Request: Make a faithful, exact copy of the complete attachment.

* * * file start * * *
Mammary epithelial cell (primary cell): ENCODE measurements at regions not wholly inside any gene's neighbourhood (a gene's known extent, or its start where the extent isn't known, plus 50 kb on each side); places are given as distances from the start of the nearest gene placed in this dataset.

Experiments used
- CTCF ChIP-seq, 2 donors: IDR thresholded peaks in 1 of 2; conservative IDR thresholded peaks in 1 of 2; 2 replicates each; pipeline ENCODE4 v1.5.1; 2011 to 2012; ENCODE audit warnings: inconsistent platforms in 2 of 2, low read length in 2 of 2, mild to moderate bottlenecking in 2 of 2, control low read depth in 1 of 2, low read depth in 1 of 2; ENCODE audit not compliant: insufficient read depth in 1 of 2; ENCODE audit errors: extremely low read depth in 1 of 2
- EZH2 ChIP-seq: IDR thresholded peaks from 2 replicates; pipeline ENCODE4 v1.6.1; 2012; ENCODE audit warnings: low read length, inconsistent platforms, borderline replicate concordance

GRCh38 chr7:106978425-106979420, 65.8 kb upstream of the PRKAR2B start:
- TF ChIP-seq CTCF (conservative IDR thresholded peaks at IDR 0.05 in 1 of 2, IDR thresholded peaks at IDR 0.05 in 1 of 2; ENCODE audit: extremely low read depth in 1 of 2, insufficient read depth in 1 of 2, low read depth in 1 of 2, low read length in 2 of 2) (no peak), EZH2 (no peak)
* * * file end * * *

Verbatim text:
Mammary epithelial cell (primary cell): ENCODE measurements at regions not wholly inside any gene's neighbourhood (a gene's known extent, or its start where the extent isn't known, plus 50 kb on each side); places are given as distances from the start of the nearest gene placed in this dataset.

Experiments used
- CTCF ChIP-seq, 2 donors: IDR thresholded peaks in 1 of 2; conservative IDR thresholded peaks in 1 of 2; 2 replicates each; pipeline ENCODE4 v1.5.1; 2011 to 2012; ENCODE audit warnings: inconsistent platforms in 2 of 2, low read length in 2 of 2, mild to moderate bottlenecking in 2 of 2, control low read depth in 1 of 2, low read depth in 1 of 2; ENCODE audit not compliant: insufficient read depth in 1 of 2; ENCODE audit errors: extremely low read depth in 1 of 2
- EZH2 ChIP-seq: IDR thresholded peaks from 2 replicates; pipeline ENCODE4 v1.6.1; 2012; ENCODE audit warnings: low read length, inconsistent platforms, borderline replicate concordance

GRCh38 chr7:106978425-106979420, 65.8 kb upstream of the PRKAR2B start:
- TF ChIP-seq CTCF (conservative IDR thresholded peaks at IDR 0.05 in 1 of 2, IDR thresholded peaks at IDR 0.05 in 1 of 2; ENCODE audit: extremely low read depth in 1 of 2, insufficient read depth in 1 of 2, low read depth in 1 of 2, low read length in 2 of 2) (no peak), EZH2 (no peak)